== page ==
The Interconnection Between Anxiety and Inflammation

Your body has 2 major biochemical states—and the wrong one is running rampant
November 16, 2020 Updated: November 16, 2020

Dr. David Hanscom is an orthopedic surgeon who quit his practice to focus on helping teach people about nonsurgical strategies for chronic back pain. Most recently, after surviving COVID-19, he turned his attention toward raising awareness about COVID-19 prevention and how those who get infected can better survive the virus.

We’ve known for some time now that with diet, exercise, and other interventions, you can radically reduce your risk of COVID-19. The focus of Hanscom’s COVID-19 prevention method is on strengthening immune function through stress and anxiety reduction, and he has very specific and precise recommendations on how to do that.

Stress, especially the chronic stress so common today, is closely linked to anxiety, and both can cause inflammation. Inflammation is an effective immune response for healing disease and injury but leaves the body depleted and vulnerable when it’s overactive.

The chemistry that unfolds in your body due to the stress-inflammation cycle has a profound impact on disease, pain, and your ability to feel well.

As explained by Hanscom, pain is very often a symptom of stress and anxiety. “You have to feel safe. When you feel safe, there’s a profound shift in your body’s chemistry.”

“You’re going from adrenaline, cortisol, histamines, and inflammatory cytokines to growth hormone, dopamine, serotonin, and GABA—all these incredible hormones and anti-inflammatory [compounds]. So, there’s a profound shift in the body’s chemistry, and people’s pain disappears. They don’t just manage the pain. The pain disappears.”

In essence, your body has two biochemical states. One based on stress and inflammation, and one based on relaxation and recovery. The first state helps keep you alive in a crisis—but can kill you slowly if it never shuts off.

Cytokines, Anxiety, Pain, and Poor Immune Function

Cytokines are small proteins that serve to regulate different tissues. There are both pro-inflammatory and anti-inflammatory cytokines. Cytokines have specific relevance to COVID-19, as they modulate your immune system and its function.

By reducing or resolving stress and anxiety, you lower levels of inflammatory cytokines, thereby allowing your immune system to function better.

“Cytokines are everywhere. Every cell in the body has cytokines. It’s how they talk to each other,” Hanscom said.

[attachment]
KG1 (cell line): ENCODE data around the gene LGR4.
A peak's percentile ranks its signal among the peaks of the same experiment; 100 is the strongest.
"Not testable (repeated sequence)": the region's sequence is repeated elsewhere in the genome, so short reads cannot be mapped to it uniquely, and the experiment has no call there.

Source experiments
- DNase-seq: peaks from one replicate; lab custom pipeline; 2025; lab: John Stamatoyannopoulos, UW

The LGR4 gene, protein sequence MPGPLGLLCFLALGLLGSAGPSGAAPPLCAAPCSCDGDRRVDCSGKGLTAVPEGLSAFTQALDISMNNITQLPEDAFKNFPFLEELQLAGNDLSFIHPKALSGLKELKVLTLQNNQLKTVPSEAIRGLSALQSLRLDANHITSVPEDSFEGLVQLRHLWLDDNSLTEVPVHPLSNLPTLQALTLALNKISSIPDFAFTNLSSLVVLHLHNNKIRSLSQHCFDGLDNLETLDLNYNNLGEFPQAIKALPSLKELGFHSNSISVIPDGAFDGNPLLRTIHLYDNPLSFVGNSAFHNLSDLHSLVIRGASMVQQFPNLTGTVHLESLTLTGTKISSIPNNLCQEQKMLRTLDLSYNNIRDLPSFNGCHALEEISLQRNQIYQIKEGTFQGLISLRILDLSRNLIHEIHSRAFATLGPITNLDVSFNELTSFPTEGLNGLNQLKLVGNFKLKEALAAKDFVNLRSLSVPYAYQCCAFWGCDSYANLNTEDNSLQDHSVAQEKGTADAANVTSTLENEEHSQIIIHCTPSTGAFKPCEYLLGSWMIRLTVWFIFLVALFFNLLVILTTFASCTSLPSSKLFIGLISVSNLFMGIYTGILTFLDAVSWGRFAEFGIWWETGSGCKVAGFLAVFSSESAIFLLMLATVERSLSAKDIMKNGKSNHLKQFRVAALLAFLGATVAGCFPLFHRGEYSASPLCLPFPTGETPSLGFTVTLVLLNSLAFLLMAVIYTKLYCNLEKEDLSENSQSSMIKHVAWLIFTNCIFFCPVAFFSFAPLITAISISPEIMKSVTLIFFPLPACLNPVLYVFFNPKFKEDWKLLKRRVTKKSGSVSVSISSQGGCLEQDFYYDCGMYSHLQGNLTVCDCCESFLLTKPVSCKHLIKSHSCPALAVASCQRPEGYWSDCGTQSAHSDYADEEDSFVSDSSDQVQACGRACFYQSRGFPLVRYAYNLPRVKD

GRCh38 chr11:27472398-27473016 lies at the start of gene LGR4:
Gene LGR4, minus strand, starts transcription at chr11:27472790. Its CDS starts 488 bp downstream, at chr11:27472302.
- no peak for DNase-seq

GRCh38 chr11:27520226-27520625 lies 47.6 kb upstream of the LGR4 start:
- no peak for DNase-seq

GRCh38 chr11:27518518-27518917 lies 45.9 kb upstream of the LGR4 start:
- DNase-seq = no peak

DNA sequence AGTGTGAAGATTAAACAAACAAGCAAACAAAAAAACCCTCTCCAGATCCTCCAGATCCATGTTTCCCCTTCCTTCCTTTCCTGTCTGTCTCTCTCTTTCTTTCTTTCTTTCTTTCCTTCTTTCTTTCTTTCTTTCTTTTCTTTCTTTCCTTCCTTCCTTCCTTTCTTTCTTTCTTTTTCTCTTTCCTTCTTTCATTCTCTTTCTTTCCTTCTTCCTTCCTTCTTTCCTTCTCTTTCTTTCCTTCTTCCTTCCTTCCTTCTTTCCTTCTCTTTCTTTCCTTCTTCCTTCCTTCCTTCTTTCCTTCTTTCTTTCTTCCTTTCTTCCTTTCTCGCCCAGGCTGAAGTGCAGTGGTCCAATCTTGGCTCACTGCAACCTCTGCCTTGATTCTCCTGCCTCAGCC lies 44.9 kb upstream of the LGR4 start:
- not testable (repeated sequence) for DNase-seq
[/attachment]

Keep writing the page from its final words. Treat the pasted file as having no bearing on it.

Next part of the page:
He used non-neuronal glial cells in the brain as an example. These cells don’t produce electrical impulses like neurons, but they do put out cytokines. Glial cells are responsible for helping keep a state of homeostasis, which is when your body maintains a stable state despite changes in the environment. If these cells are putting out too many inflammatory cytokines, the impact can be significant.

Endothelial cells also put out cytokines, Hanscom said. These cells line blood vessels and create a permeable barrier that’s critical to wound healing, inflammation, and the blood-brain barrier.

In short, your stress response affects your body in profound ways at the very root of its life-sustaining chemistry. Inflammation caused by stress has a foundational role in the most common diseases of our day. This is something Hanscom wants more people to understand.

“When you have a threat—surgeons think in terms of muscle tension, sweating, and heart rate—that to us is a threat response, versus safety where you relax and regenerate. What I didn’t realize is that threat fires up the immune system, and ‘threat’ is all sorts of stuff. It’s viruses, bacteria, cancer cells, a bully, a difficult boss, but also your thoughts, emotions, and repressed emotions,” Hanscom said.

“Neuroscience has shown us that those thoughts and emotions are processed in the brain the same way as a physical threat. It turns out that every degenerative disease is, what Clawson says, the same soup. In other words, we know that cardiac disease, critical vascular disease, adult onset diabetes, obesity, Parkinson’s, and Alzheimer’s are just examples of inflammatory disorders. It’s all inflammatory.”

Anxiety Is a Symptom of Inflammation

Your body is incredibly intricate, with complex systems managing endless functions, from turning food into cellular energy to programming disease reactions into the acquired immune system for future use against a returning pathogen.

These systems are tuned to a careful balance. They regulate how your body handles things such as organ function and metabolism. When these systems fall out of tune and become dysregulated, the consequences can be immediate and severe.

When your autonomic nervous system becomes dysregulated, you can—as Hanscom did—go from feeling fine one day to having a panic attack out of the blue the next. Inflammation is the primary way these systems become dysregulated for people today.

Just watching the news can create stress, and this stress triggers inflammation. And the biochemical processes within this stress response also create feelings.

“The threat creates a bodily response, which includes your immune system, and that sensation generated by the adrenaline and cortisol and these inflammatory cytokines, that’s the sensation of anxiety,” Hanscom said.

Because of the powerful physiological component to anxiety, Hanscom emphasizes the need for a physiological response.